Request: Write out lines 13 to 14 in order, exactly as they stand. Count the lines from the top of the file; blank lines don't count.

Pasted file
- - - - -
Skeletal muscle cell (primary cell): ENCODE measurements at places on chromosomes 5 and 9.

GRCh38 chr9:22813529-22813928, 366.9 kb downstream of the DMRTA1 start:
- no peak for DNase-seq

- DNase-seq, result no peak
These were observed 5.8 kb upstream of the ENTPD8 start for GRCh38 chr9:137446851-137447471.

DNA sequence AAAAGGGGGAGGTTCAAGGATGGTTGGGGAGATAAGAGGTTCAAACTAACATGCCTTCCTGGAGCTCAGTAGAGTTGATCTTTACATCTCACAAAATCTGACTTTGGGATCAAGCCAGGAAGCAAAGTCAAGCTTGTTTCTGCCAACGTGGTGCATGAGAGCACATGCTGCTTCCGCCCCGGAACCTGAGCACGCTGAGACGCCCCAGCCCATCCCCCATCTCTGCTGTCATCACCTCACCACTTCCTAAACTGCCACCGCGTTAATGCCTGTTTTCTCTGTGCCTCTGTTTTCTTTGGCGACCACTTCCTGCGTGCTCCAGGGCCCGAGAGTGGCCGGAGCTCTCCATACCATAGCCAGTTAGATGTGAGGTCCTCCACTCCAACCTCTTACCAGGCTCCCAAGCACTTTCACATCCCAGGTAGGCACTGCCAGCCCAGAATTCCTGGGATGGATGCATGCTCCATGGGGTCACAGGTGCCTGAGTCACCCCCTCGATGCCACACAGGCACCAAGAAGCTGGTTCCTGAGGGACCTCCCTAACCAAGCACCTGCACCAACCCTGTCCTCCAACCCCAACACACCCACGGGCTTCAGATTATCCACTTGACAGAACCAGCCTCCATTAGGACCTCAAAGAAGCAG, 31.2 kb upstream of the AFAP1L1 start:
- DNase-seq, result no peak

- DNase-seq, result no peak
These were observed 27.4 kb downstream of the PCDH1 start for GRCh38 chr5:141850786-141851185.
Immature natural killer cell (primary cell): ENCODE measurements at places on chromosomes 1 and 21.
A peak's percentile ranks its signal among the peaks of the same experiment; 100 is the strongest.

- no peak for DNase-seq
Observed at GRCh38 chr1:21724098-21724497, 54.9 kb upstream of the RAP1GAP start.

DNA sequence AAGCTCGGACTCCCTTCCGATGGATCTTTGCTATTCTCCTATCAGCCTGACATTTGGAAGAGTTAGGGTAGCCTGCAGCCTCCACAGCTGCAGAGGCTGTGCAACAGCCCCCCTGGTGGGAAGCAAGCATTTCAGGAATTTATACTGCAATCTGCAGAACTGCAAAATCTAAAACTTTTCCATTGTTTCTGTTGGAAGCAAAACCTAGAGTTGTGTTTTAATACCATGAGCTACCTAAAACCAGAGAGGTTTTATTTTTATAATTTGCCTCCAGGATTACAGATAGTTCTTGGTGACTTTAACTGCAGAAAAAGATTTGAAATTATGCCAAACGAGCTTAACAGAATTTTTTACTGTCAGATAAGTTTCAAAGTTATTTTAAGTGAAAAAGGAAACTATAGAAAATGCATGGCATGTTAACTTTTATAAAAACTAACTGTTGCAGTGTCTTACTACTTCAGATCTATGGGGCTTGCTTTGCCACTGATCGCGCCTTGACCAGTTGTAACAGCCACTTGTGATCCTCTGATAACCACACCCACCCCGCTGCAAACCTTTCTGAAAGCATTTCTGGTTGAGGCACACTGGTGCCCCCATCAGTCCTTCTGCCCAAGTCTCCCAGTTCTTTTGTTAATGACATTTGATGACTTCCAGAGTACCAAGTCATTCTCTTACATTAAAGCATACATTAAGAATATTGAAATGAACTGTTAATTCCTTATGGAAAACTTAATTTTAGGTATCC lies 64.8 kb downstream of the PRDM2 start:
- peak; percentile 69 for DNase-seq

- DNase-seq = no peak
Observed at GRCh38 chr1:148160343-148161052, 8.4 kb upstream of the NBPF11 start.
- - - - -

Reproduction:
Observed at GRCh38 chr1:21724098-21724497, 54.9 kb upstream of the RAP1GAP start.

DNA sequence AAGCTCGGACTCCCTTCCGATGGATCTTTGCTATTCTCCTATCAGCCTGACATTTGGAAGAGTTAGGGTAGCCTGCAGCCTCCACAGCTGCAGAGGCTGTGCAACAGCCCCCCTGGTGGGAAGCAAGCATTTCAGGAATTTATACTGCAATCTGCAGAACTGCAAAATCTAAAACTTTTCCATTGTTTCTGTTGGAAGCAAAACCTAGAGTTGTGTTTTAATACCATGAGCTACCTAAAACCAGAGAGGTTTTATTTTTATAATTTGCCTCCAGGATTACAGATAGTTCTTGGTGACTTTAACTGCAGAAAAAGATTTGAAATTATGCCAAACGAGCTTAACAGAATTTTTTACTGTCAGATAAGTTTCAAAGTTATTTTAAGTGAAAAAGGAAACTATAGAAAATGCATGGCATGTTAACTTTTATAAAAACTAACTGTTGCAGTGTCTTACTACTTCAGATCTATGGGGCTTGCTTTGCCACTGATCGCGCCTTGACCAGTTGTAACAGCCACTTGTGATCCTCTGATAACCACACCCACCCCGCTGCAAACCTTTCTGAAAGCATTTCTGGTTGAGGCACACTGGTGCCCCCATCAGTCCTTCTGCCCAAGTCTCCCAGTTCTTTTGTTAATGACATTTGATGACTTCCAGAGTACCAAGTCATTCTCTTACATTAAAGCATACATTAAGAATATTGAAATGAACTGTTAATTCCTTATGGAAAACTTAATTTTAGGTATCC lies 64.8 kb downstream of the PRDM2 start: